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Discussion Starter · #1 ·
Looking around at the insanity that is my home country, I have come to the painful conclusion that the United States is not a good place to raise my two sons, nor will it be a good place for my future grandchildren and great grandchildren, etc. I think becoming an expat might be the best thing for my family, present and future.

About Me: I've lived in Vermont my whole life and the prospect of leaving is particularly painful because my family's New England roots run very deep. We have lived in Vermont for generations and our history in this country has never strayed far from the Northeast Kingdom. Some of my (English) ancestors came aboard the Mayflower and some (French) came down from Quebec.

As beautiful as pictures of British Columbia and Alberta are (are these provinces as gorgeous in person?) it is unlikely that my heartstrings will allow me to move farther than QC, NB, NS, or maybe PE. What are the best towns for raising a family? I would like to avoid large cities for something more rural.

Also, I'm working on becoming a sex educator, a career path difficult to follow in the U.S. Are attitudes about human sexuality and health less uptight in Canada?
 

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When you say sex educator, what are you talking about? If you mean teaching sex ed in schools, you cannot teach without a teaching degree and we already have a glut of teachers here.

And don't forget about Ontario. We might not be as far east as you are used to, but we aren't that far away.

With regards to Quebec - can you speak French?
 

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Discussion Starter · #3 ·
I'm working on learning French now. I sponsor a little girl in Burkina Faso and I want to be able to read the historical records of my family that immigrated from Quebec and hopefully trace that branch even farther back to France.

As far as being a sex educator, yes I do mean teaching (preferably pre-teens and adolescents, but willing to lead workshops for adults as well). I would be willing to teach this subject within a broader scope of health science (including nutrition and other teen issues) but my country is so skittish about this subject and in many places (especially the south/Bible Belt) won't allow young people to learn it at all, sometimes even lying to kids about sexuality and sexual health and grossly exaggerating the consequences of sex.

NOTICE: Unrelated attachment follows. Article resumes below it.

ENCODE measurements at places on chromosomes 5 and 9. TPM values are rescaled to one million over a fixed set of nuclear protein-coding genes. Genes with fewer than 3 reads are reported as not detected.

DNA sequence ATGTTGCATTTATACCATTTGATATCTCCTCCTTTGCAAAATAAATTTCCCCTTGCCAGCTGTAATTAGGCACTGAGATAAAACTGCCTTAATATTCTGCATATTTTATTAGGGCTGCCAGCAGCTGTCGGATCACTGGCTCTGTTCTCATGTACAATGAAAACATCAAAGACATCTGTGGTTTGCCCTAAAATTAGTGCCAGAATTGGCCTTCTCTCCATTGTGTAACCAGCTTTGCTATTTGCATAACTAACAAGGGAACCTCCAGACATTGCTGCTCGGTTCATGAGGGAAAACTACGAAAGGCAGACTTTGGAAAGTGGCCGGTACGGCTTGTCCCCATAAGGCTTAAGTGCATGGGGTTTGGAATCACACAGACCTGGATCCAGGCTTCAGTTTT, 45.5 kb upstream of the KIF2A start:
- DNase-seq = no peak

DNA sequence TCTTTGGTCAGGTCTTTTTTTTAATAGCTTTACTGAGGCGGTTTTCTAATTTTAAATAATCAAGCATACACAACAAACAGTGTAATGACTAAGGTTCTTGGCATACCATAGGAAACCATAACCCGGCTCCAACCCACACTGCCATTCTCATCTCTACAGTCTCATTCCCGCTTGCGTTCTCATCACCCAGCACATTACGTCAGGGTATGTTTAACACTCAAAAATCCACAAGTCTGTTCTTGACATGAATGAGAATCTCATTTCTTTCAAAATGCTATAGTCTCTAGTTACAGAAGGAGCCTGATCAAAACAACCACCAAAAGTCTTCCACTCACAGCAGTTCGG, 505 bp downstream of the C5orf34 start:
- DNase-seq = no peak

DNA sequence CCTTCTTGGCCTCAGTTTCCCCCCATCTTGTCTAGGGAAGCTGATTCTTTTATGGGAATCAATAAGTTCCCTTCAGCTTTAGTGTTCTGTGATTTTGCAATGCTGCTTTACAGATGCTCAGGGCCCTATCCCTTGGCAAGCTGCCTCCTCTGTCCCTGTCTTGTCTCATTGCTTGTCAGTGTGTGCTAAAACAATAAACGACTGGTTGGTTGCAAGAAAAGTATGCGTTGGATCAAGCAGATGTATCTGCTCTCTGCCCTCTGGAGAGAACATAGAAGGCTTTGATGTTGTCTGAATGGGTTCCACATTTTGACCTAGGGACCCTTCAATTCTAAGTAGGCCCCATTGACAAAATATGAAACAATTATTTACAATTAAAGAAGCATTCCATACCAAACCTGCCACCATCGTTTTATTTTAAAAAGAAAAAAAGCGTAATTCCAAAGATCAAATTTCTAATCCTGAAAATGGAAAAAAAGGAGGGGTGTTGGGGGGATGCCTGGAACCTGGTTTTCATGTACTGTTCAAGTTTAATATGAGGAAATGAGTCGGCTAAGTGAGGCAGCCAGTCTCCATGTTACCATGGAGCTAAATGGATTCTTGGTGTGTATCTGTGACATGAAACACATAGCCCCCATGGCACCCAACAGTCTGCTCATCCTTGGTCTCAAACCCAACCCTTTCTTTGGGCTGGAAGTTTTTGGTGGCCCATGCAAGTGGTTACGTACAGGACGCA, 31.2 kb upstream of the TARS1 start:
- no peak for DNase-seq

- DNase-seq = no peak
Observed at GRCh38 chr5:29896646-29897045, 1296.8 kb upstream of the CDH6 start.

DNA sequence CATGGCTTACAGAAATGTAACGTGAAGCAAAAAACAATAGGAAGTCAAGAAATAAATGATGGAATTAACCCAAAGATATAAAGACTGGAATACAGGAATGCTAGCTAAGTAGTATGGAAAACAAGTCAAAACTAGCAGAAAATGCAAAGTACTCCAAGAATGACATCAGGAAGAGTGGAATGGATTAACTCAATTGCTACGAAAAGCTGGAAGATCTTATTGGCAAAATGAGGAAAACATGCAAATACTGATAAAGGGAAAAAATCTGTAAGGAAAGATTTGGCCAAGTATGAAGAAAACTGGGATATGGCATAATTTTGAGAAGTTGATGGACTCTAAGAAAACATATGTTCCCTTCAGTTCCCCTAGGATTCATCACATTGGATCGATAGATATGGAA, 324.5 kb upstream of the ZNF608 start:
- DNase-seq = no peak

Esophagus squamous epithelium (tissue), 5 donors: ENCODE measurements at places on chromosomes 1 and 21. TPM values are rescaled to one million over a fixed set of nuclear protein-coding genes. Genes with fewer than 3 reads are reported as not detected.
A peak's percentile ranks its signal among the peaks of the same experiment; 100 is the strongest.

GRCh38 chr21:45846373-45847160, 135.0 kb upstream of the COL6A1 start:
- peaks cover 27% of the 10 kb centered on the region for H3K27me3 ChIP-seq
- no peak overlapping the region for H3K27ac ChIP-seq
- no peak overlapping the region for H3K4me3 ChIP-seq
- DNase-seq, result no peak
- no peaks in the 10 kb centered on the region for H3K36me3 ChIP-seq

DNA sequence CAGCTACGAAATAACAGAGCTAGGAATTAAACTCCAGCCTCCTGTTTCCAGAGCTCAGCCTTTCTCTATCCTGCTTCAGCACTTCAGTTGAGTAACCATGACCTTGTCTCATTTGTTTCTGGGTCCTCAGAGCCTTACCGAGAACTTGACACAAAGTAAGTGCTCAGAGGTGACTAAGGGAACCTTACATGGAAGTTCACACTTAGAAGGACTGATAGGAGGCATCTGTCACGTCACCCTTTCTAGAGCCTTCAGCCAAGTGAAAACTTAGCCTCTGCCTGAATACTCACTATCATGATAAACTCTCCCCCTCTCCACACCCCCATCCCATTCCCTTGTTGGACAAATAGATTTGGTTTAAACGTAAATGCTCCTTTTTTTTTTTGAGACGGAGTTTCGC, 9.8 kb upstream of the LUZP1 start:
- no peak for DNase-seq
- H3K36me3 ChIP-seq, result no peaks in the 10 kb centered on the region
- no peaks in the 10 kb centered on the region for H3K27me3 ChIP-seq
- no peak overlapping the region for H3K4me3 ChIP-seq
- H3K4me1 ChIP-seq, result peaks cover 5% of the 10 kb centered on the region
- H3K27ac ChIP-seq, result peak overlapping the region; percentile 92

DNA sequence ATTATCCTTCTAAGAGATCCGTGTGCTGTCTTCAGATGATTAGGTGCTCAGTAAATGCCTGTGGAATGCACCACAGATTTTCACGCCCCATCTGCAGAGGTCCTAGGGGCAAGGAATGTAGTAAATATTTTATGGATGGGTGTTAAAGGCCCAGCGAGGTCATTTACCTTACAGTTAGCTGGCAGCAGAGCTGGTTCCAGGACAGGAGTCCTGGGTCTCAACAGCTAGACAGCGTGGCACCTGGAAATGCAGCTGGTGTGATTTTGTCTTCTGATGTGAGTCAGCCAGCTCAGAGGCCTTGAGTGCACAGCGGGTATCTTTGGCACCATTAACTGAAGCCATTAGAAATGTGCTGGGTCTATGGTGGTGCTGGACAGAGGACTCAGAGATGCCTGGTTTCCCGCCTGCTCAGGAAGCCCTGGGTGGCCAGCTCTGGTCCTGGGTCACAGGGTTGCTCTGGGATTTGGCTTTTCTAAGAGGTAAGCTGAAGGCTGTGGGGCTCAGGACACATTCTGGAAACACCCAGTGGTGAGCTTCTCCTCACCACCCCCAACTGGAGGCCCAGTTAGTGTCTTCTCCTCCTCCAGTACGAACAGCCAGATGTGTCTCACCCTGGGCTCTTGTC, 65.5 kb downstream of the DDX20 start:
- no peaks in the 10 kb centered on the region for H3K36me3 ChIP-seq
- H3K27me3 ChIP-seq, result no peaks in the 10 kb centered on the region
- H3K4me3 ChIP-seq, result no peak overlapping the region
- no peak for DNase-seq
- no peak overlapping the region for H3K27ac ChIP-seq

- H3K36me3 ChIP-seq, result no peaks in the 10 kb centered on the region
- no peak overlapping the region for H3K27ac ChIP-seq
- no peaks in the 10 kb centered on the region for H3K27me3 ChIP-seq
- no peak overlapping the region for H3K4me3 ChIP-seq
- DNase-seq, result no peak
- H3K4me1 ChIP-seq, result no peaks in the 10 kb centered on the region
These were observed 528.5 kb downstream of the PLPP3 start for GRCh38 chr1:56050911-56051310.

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You need to define what you mean by 'teach'. Do you mean working as a teacher in schools? If so, you cannot do that without a teaching degree. If you mean doing workshops, etc. then you won't need a teaching degree but I don't think we really do those as sexuality is covered by teachers (at various grade levels) in the normal curriculum.

With regards to French, learning some French and learning enough to survive in Quebec are two different things. Unless you are fluent, or have at least enough or a working knowledge of French to get by in day to day life, then I think you should look at provinces other than Quebec.
 

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Discussion Starter · #5 ·
I'm good with language and am confident in my ability to learn French well (of course, the best way to learn another language is through immersion). I mentioned QC as a likely province for settling is because it is directly over my head; literally a matter of a few hours away.

Yes, by "teach" I ideally mean within a school system, but it's not something I would limit myself to. Of course, having read through other threads on this forum, I have learned that Canada is pretty well set with educators (I shouldn't be disappointed; I know it's the right thing). It appears that this is a career path best suited for living in the states.

I've also considered pursuing certification as a doula (pregnancy, prenatal care, birth, postpartum, and brain development in infancy through early childhood being other interests of mine).
 

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I'm good with language and am confident in my ability to learn French well (of course, the best way to learn another language is through immersion).
Just don't be overconfident about your ability to learn French. Many Canadians are nowhere near fluent enough to live in Quebec despite taking French all through school (grade school and high school).



Yes, by "teach" I ideally mean within a school system, but it's not something I would limit myself to.
OK, if you are looking at the school system you cannot teach without a teaching degree and sex ed is not a teachable subject for teacher's college.



Of course, having read through other threads on this forum, I have learned that Canada is pretty well set with educators (I shouldn't be disappointed; I know it's the right thing). It appears that this is a career path best suited for living in the states.
Yes, we have a glut of teachers with more graduating each year.


I've also considered pursuing certification as a doula (pregnancy, prenatal care, birth, postpartum, and brain development in infancy through early childhood being other interests of mine).

I have no idea what a doula is.
 

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Discussion Starter · #7 ·
I have no idea what a doula is.